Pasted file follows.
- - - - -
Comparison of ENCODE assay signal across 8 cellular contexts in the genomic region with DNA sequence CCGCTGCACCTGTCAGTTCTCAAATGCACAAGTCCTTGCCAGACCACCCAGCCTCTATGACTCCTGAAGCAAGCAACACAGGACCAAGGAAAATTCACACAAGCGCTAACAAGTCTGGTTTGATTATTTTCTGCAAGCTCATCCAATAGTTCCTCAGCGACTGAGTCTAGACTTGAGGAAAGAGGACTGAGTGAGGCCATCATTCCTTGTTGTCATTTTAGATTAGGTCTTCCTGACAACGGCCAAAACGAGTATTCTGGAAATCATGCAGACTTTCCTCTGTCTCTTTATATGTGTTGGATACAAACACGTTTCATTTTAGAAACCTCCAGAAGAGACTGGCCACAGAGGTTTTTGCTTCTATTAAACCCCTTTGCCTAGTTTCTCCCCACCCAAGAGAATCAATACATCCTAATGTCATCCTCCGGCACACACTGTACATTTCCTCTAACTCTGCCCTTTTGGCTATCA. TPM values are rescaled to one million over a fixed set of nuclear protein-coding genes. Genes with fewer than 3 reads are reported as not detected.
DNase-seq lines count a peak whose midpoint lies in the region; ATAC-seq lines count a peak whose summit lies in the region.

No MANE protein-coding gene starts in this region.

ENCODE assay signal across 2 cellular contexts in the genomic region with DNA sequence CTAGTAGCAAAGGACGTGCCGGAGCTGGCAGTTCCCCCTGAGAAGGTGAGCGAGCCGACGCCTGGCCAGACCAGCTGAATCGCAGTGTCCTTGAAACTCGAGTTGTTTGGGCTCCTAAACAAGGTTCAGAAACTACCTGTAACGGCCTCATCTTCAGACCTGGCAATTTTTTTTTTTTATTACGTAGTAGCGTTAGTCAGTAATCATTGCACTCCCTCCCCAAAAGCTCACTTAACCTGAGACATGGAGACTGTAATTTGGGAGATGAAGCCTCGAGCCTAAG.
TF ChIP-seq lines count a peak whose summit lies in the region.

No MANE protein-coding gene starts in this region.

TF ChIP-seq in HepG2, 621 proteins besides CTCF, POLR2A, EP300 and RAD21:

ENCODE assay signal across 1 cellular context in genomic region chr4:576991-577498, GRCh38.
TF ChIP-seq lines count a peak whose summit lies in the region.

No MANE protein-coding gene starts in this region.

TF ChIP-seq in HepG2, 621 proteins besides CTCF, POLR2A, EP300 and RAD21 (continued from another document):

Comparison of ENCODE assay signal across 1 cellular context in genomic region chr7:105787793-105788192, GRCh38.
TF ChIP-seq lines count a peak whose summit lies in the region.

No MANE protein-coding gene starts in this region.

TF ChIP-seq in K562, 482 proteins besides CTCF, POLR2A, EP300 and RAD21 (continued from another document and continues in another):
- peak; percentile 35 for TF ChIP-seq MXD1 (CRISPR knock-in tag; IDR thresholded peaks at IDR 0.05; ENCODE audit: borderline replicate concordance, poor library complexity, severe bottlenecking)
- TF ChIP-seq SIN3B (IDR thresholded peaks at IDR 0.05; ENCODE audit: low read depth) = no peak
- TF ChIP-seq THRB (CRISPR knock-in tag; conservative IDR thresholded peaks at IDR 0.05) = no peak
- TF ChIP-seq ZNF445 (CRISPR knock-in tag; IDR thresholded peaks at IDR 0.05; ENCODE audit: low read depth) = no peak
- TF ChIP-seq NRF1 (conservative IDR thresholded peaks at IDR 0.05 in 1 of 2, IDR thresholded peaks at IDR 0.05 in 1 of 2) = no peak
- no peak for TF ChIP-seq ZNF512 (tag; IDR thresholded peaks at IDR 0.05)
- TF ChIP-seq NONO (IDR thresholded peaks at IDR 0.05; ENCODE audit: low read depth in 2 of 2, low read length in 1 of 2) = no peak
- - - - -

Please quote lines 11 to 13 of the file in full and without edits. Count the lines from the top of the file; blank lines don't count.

TF ChIP-seq in HepG2, 621 proteins besides CTCF, POLR2A, EP300 and RAD21 (continued from another document):

Comparison of ENCODE assay signal across 1 cellular context in genomic region chr7:105787793-105788192, GRCh38.
TF ChIP-seq lines count a peak whose summit lies in the region.